Cohen hits Wall St.
A portfolio change toward fewer stocks sends some traders to the exits
March 28, 2000: 3:09 p.m. ET
NEW YORK (CNNfn) - Investors heeded advice of one of Wall Street's most influential bulls late Tuesday, reducing stock positions after Abby Joseph Cohen advised the move.
Cohen, investment strategist at Goldman Sachs, also repeated a cautious view on technology shares, which bore the brunt of the day's selling.
The tech-heavy Nasdaq composite index fell for the second straight day. And the Dow Jones industrial average edged lower, hurt by Intel, Hewlett-Packard and International Business Machines.
Just before 3 p.m. ET, the Nasdaq fell 57.86 to 4,900.70.
The Dow, an index of 30 blue-chip stocks, shed 8.68 to 11,017.17.
The S&P 500 lost 2.27 to 1,521.59.
More stocks fell than rose. Declining issues on the New York Stock Exchange outpaced advancing ones 1,535 to 1,395, with trading volume topping 751 million. But Nasdaq losers beat winners 2,548 to 1,496, as more than 1.1 billion shares changing hands.
In other markets, the dollar fell against the yen but gained versus the euro. Treasury securities were mixed.
Cohen hits Nasdaq
Pinning the move on the recent rise in stock prices, Cohen advised cutting equity positions to 65 percent from 70 percent.
"We have to respect what she has to say," said Barry Hyman, chief market strategist at Ehrenkrantz King Nussbaum. Hyman said he agrees with Cohen's comments that stock investors should not expect the sky-high returns of the recent past.
The hypothetical 5 percent Cohen took from equities was moved into cash, which previously had no allocation. Bond allocations remained at 27 percent, while commodities positions were held at 3 percent.
And the well-known bull repeated a note of caution on technology, first contained in a March 16 report.
"For the first time in a decade, our model portfolio is no longer recommending an overweighted position in technology," she said.
The note to clients comes as the Nasdaq, whose technology stocks are expected to post strong profits, is up about 21 percent this year.
But Terrence Gabriel, stock market strategist at IDEAglobal.com, said those expectations for a strong first-quarter earnings season already are priced into many technology stocks.
"It's had such a great ride," Gabriel said. But a lot of the gains "are already priced into the market." As such, Gabriel sees money flowing into cheaper, beaten-up stocks in the days ahead.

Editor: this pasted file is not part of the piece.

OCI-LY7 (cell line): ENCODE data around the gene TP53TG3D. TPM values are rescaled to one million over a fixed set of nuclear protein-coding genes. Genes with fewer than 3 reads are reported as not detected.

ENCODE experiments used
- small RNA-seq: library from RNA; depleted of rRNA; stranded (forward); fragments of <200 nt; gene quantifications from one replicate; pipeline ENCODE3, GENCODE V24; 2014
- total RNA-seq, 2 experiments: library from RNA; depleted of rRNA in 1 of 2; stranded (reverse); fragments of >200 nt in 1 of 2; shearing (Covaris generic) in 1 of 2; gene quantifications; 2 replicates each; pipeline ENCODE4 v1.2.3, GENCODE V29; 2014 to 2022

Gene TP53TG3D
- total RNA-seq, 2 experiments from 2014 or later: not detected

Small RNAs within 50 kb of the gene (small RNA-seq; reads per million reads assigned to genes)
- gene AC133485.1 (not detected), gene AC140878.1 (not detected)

That appeared to be the case Tuesday.
Supporting the Dow, American Express (AXP: Research, Estimates) jumped 3-7/8 to 154-1/4 and J.P. Morgan (JPM: Research, Estimates) gained 3 to 134-1/8
Microsoft (MSFT: Research, Estimates), another Dow member, gained 1-1/2 to 105-9/16 after the software maker got more time to try to settle the government's antitrust case against it.
But other Dow tech stocks didn't fare as well. Hewlett-Packard (HWP: Research, Estimates) shed 2-3/4 to 143-7/16, Intel (INTC: Research, Estimates) lost 4-5/8 to 138, and IBM (IBM: Research, Estimates) fell 3-3/8 to 123-3/8.
Waiting for OPEC
Wall Street again watched OPEC Monday, a day after failing to agree to raise production Monday. The gathering of the 11-nation oil cartel comes after oil prices tripled over the last 12 months, a development that could hurt profits across many industries.
Shares of Exxon Mobil (XOM: Research, Estimates), the world's largest oil producer, rose 1/4 to 76-3/4.
UAL Corp. (UAL: Research, Estimates) jumped 2-3/19 to 59-3/16. The parent of United Airlines announced after the market closed Monday that it will have better-than-expected first-quarter results, despite the steep rise in jet fuel prices.
Bank One Corp. (ONE: Research, Estimates) rose 2-1/8 to 34-1/4 after late Monday naming former Citigroup president James Dimon as chairman and chief executive officer. Dimon said he will buy 2 million shares of Bank One stock, which is off 41 percent in the last 52 weeks.
In economic indicators, consumer confidence fell more sharply than expected in March from its strong level in February, the Conference Board said. Its index of consumer sentiment dropped to 136.7 from a revised 140.8. Wall Street economists had forecast a reading of 140. Confidence is widely watched, since consumer spending fuels two-thirds of the U.S. economy